Hemifacial atrophy (Parry-Romberg syndrome) is characterized by a slowly progressive atrophy of the skin, subcutaneous tissue, and muscle and bone of the face, usually beginning in the first 2 decades of life.1 This disease progresses through an active phase of decompensation, generally lasting 2 to 10 years, followed by a quiescent phase without continued atrophy.2 Ocular findings most commonly described include progressive enophthalmos, restrictive strabismus, pupillary disturbances, heterochromic iridocyclitis, and blepharoptosis.1,3 To our knowledge, this case is the first report of primary corneal endothelial failure and penetrating keratoplasty in association with Parry-Romberg syndrome.
A 59-year-old woman with a history of left hemifacial atrophy since age 15 years had continuous pain in the left eye that was unresponsive to topical lubricants. She had a history of ocular hypertension treated with a topical β-blocker and a single episode of iritis in the left eye.
Ophthalmic examination revealed soft tissue atrophy of the left side of the patient's face (Figure 1). The eye examination grossly revealed enophthalmos and approximately 2-mm lagophthalmos on the left side. Best-corrected visual acuity was 20/20 OD and 20/60 OS. Ocular motility was normal. The left pupil was sluggish in its reactivity and slightly oval, but there was no relative afferent pupillary defect. The corneal sensitivity was decreased on the left side. Biomicroscopy confirmed that the right eye was normal. The left eye was injected with full-thickness edema of the inferior two thirds of the cornea and microcystic epithelial changes (Figure 2); the endothelium was found to have a beaten-metal appearance. The anterior chamber was quiet, and the lens was clear. Intraocular pressure was 13 mm Hg OS confirmed by pneumotonometry. No intraocular pressure was recorded in the right eye. The cup-disc ratio was 0.2 OD and 0.3 OS. Findings from the remainder of the funduscopic examination were unremarkable. Specular microscopy revealed 2100 cells/mm2 OD and 300 cells/mm2 OS.
A, Patient at age 5 years has facial symmetry. B, Patient at age 16 years, 1 year after the onset of hemifacial atrophy, demonstrates left-sided facial atrophy and enophthalmos. C, Patient at age 59 years demonstrates same findings.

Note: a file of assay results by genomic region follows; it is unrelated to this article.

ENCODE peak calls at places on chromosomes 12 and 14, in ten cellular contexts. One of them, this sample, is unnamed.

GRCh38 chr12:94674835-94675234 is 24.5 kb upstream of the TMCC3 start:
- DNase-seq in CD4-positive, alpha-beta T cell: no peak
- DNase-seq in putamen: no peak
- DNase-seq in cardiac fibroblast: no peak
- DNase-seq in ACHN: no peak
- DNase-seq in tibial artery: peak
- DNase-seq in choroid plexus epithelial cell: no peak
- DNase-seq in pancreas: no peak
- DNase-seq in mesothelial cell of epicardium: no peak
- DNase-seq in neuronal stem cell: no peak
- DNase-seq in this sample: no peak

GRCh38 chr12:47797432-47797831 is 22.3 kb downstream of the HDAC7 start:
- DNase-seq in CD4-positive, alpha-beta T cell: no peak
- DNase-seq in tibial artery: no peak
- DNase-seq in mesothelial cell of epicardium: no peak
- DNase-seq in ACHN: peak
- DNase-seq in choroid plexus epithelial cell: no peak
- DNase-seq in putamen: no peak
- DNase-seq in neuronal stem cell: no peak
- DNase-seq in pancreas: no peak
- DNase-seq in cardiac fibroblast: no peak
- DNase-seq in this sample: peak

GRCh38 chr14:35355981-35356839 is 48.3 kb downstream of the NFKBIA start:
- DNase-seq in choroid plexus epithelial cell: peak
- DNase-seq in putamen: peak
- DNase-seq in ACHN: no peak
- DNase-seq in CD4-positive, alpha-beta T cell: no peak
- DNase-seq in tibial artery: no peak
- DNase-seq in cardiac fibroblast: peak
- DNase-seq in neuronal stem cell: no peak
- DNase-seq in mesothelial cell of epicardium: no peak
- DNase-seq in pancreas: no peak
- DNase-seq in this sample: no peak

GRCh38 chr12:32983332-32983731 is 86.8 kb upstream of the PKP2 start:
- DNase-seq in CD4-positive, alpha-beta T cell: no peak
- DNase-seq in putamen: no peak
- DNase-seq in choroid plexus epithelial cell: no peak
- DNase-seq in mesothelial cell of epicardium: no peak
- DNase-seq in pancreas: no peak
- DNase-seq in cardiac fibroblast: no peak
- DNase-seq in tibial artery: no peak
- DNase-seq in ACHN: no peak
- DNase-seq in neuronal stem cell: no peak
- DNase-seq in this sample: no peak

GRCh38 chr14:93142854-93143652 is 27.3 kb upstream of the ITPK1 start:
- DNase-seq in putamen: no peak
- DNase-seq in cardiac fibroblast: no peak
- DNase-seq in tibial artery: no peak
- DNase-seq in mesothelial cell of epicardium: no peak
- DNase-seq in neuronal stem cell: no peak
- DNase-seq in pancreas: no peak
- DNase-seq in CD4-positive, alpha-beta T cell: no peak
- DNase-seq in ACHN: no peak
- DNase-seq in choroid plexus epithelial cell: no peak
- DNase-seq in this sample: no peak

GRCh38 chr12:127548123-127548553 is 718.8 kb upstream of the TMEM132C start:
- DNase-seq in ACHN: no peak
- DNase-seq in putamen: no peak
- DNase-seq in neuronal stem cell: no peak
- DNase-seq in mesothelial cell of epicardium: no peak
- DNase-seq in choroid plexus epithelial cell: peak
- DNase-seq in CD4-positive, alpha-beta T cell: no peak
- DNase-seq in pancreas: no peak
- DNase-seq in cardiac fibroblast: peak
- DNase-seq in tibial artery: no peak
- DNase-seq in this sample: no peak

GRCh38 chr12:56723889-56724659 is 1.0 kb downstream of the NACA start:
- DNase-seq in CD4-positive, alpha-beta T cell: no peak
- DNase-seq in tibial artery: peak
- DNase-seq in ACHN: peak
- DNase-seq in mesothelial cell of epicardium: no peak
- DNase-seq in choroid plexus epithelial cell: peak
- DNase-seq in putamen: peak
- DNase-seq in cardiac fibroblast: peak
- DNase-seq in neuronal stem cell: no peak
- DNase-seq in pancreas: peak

Slitbeam view demonstrating edema of the stroma and epithelium of the left cornea (original magnification ×16). Inset, Slitbeam view of patient's left cornea (original magnification ×10).
The patient underwent penetrating keratoplasty for persistent pain and worsening vision in July 1987. Histological examination of the corneal specimen revealed scant endothelial cells and epithelial edema. She subsequently underwent cataract extraction with lens implantation (July 1988) and medial canthoplasty (January 1989) for exposure. She did well until 3 years after undergoing transplantation when bullous keratopathy from graft failure without signs of rejection developed. She underwent a second penetrating keratoplasty (December 1990) and, during the last 7 years, her corneal transplant has remained clear with good visual acuity (20/30 OS). She has had no bouts of iritis, and the intraocular pressure has remained in good control while receiving topical therapy.
The cause of corneal endothelial decompensation in this patient is most likely primary endothelial failure. The patient had normal endothelial cell counts and endothelial morphology in the right eye. Although this patient did experience an episode of acute iritis, no stigmata of chronic iritis were present that would lead one to believe that the endothelium decompensated from this (that has been reported by Grayson and Pieroni4 as a cause of bullous keratopathy in this syndrome). Ocular hypertension is an unlikely cause for the decompensation in this case.
We hypothesize that the primary corneal endothelial failure and the hemifacial atrophy in this case are linked. The etiology of hemifacial atrophy is uncertain. Since the corneal endothelium, skin, soft tissues, and bones of the face are of neural crest origin, a genetic defect causing an abnormality in the maintenance of these tissues could explain the primary degeneration observed.
Corresponding author: Jerry G. Ford, MD, Wake Forest University Eye Center, Sixth Floor, Clinical Sciences Bldg, Medical Center Boulevard, Winston-Salem, NC 27157.
Jerry G. Ford, Brandon Busbee, John W. Reed, David Yu. Hemifacial Atrophy and Primary Corneal Endothelial Failure. Arch Ophthalmol. 1998;116(9):1246–1248. doi:
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